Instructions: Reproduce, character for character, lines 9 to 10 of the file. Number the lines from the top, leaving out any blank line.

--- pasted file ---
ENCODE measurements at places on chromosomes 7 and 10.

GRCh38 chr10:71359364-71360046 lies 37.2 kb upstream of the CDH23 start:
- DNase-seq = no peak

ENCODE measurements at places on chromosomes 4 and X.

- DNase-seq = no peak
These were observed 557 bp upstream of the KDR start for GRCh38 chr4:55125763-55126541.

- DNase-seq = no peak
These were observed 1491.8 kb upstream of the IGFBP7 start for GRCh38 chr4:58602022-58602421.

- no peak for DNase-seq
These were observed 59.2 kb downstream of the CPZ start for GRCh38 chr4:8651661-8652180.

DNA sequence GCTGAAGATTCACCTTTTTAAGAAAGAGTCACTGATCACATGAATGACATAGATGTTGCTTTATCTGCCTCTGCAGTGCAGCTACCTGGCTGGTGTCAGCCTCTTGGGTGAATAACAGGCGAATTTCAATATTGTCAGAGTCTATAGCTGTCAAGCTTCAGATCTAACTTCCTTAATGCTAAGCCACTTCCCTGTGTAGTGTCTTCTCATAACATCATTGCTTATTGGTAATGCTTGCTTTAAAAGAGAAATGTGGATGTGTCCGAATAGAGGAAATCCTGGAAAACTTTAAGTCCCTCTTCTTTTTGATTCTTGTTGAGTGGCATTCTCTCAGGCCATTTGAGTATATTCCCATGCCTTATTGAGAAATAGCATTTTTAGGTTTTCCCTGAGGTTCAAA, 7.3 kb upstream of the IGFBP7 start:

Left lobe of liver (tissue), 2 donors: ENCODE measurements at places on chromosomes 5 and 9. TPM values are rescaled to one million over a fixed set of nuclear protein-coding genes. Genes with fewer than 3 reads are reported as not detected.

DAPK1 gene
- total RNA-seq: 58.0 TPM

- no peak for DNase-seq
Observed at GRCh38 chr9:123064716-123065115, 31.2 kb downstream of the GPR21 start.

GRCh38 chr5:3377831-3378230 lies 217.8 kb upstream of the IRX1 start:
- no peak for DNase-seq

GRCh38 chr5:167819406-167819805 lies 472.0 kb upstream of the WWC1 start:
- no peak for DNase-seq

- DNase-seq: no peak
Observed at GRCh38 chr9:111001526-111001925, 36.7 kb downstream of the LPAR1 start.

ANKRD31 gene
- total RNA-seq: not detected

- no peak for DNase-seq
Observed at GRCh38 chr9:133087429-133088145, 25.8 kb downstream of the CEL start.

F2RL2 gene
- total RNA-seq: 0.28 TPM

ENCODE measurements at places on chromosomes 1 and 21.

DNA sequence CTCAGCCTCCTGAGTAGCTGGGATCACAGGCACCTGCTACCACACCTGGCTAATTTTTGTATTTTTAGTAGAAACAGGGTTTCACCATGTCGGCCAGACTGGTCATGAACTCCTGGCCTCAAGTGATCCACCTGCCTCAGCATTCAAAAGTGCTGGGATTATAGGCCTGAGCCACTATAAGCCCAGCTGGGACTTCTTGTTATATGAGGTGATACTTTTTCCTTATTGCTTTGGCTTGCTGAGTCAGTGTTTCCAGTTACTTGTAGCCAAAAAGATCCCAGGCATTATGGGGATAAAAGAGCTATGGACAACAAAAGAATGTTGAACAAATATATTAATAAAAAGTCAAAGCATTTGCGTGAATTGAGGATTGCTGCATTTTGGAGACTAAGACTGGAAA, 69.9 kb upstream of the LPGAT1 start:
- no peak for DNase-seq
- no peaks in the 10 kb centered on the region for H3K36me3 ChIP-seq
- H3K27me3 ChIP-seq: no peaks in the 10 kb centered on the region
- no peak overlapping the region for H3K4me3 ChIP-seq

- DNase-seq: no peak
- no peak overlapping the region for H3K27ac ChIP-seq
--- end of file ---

- no peak for DNase-seq
These were observed 59.2 kb downstream of the CPZ start for GRCh38 chr4:8651661-8652180.